KUALA LUMPUR, Sept 24 — The Smart Nation-EVM Asia expo made a return once again earlier this week at the Malaysia International Trade & Exhibition Centre (Mitec) Kuala Lumpur. Despite the event’s name, there were only a handful of electric vehicles on display at the event with some of them being from major brands but I believe this particular model took most of the attention away: the Boma X9.
Brought to Malaysia by Henan Feibo Automobile Industry, the company’s booth seemed rather lowkey. During my visit on the third day of the event, the EV was pretty much the only thing at the booth, save for several chairs and a table.
The booth doesn’t even have any decoration to promote the vehicle or even a brochure. There is just one recycled A4-sized brochure that lists two phone numbers belonging to the company’s local associates and it was from them that I managed to gain some information about Boma X9.
Even though the booth may had a lacklustre appearance, many visitors still stopped by to take a closer look at the EV. It is obvious that many were attracted to its ultra-compact physique and vibrant design but there’s certainly more to it than just its exterior features.
Unfortunately, the Boma X9 doesn’t have any price tag attached to it just yet since it is not available for sale in our market for the time being. — SoyaCincau pic
Boma X9 Malaysia pricing
Almost everyone who stopped by the booth asked how much the X9 costs in Malaysia. Unfortunately, the car doesn’t have any price tag attached to it just yet since it is not available for sale in our market for the time being.
According to the local representative, the appearance of X9 at the event is mainly to gauge the interest of Malaysian consumers towards the mini EV segment. Still, if you need a price reference, the vehicle is apparently being sold in China for under RM17,000.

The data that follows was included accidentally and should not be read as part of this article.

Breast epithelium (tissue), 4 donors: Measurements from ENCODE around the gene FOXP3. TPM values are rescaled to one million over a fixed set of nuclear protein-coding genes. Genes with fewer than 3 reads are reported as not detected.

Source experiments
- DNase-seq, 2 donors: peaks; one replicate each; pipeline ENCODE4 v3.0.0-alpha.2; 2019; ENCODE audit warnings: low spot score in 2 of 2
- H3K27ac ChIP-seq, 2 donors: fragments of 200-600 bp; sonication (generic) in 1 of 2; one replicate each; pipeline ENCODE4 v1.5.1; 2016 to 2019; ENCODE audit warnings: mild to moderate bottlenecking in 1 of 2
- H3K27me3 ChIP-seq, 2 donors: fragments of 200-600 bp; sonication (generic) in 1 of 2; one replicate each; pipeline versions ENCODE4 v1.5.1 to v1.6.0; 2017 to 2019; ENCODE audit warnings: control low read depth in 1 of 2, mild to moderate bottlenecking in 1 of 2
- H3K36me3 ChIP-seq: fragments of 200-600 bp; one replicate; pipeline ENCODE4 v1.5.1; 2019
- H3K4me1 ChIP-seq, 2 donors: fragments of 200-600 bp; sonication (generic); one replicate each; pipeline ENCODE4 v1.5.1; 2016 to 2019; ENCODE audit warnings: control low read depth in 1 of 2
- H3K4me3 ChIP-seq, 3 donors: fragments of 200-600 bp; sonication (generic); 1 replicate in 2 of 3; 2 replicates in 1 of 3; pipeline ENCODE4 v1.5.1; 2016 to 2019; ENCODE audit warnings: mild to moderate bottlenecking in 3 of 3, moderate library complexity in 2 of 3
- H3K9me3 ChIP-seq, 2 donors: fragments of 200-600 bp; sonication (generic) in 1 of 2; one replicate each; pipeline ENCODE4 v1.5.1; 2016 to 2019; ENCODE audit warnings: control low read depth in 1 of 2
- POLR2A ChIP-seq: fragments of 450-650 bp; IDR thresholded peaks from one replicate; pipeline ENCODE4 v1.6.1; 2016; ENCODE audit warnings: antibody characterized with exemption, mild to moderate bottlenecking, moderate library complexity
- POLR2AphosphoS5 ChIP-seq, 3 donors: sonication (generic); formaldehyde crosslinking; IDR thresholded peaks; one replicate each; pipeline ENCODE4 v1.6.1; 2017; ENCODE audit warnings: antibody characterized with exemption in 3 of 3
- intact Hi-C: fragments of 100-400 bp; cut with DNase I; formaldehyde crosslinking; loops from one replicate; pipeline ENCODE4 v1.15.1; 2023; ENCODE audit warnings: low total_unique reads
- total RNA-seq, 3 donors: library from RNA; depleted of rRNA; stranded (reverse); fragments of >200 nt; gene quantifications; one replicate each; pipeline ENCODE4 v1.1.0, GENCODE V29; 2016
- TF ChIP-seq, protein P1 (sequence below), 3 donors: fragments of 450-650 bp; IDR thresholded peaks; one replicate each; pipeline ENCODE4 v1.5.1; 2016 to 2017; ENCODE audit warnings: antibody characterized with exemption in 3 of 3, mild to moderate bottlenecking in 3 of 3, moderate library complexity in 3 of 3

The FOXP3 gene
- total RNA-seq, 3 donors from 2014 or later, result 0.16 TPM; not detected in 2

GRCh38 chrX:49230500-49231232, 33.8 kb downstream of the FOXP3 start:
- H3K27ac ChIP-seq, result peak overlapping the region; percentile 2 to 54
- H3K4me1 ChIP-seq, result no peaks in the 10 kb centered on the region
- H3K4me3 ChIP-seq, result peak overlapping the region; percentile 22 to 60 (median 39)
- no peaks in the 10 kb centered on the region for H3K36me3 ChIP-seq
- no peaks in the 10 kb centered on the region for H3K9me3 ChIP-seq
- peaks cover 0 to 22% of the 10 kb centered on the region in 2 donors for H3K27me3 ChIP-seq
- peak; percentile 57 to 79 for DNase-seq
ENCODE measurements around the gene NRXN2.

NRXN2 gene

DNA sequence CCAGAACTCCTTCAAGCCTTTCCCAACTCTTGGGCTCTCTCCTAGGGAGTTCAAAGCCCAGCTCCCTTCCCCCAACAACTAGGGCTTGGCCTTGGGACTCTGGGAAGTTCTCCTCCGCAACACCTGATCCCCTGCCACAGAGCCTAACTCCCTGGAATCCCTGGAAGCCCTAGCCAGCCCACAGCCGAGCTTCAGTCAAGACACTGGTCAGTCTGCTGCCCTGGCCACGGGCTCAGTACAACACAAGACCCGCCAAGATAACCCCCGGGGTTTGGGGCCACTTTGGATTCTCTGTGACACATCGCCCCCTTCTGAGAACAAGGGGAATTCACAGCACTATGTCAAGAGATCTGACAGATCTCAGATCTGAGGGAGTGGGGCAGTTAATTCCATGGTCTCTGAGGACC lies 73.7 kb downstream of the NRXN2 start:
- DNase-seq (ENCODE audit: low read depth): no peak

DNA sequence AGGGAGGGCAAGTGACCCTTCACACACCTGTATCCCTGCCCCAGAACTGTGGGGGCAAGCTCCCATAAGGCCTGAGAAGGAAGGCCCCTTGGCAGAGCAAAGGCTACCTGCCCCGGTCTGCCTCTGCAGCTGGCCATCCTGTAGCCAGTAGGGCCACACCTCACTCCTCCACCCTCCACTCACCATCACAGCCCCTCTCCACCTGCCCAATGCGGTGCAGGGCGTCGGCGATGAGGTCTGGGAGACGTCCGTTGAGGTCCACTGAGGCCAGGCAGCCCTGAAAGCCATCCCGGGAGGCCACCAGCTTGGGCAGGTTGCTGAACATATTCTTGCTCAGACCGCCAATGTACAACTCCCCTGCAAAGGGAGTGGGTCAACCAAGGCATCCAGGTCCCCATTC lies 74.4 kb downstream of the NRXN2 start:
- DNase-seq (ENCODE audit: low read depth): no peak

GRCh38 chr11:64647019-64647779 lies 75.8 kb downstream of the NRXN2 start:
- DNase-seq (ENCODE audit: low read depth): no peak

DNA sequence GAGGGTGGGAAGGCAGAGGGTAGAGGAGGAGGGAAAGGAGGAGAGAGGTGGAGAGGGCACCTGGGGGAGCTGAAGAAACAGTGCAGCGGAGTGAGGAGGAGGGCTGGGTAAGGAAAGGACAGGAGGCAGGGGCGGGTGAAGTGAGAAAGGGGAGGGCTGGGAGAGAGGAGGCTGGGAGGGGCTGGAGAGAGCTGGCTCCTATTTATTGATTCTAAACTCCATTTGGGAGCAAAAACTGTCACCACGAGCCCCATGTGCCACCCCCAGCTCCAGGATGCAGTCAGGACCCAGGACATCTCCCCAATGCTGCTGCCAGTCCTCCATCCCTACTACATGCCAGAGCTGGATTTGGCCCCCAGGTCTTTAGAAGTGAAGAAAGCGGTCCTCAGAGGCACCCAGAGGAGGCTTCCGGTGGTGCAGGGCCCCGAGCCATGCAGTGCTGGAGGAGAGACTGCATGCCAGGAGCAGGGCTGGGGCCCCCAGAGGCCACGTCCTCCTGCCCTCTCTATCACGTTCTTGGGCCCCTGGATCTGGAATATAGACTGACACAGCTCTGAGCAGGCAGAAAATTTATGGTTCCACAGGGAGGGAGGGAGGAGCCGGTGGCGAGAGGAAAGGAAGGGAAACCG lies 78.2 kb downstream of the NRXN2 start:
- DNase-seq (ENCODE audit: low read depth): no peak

The car is already quite narrow, hence it is not surprising to see that there is no centre console island between the two front seats. — SoyaCincau pic
Boma X9 dimensions, performance, range, battery, charging time
The Boma X9 immediately reminded me of the Wuling Air which is one of the most well-known compact EVs in the market. At a glance, they seemed similar in size but once you look at the figures, the X9 is certainly much smaller.
Dimension-wise, the X9 is 2,580mm long, 1,365mm wide, and 1,650mm tall while it also has a wheelbase of 1680mm. As a comparison, the Wuling Air measures 2,974mm long, 1,505mm wide, and 1,631 tall together with a wheelbase of 2,010mm.
In terms of performance, customers can choose to have an electric motor with up to 4kW although the torque rating was not revealed in the specs sheet that I received from Feibo Automobile’s local representatives. While they told me that the EV can go up to 70km/h, the specs sheet did say the X9 maxes out at 60km/h when at full load.
Depending on the variant, the X9 can be obtained with up to 7.92kWh sealed lead-acid battery. The EV comes with a claimed range of up to 140km provided that you drive it at an average speed of 45km/h.
You would not be able to charger the X9 at the usual EV charging spot though since it does not come with a Type 2 or CCS2 connector. Instead, you have to use the external 72V 15A power brick that comes with the vehicle and the manufacturer claimed that it takes around 6 hours to fully charge the X9.
While it is a tiny car, the writer said the car’s headroom was not an issue. — SoyaCincau pic
How does it feel like sitting inside the Boma X9?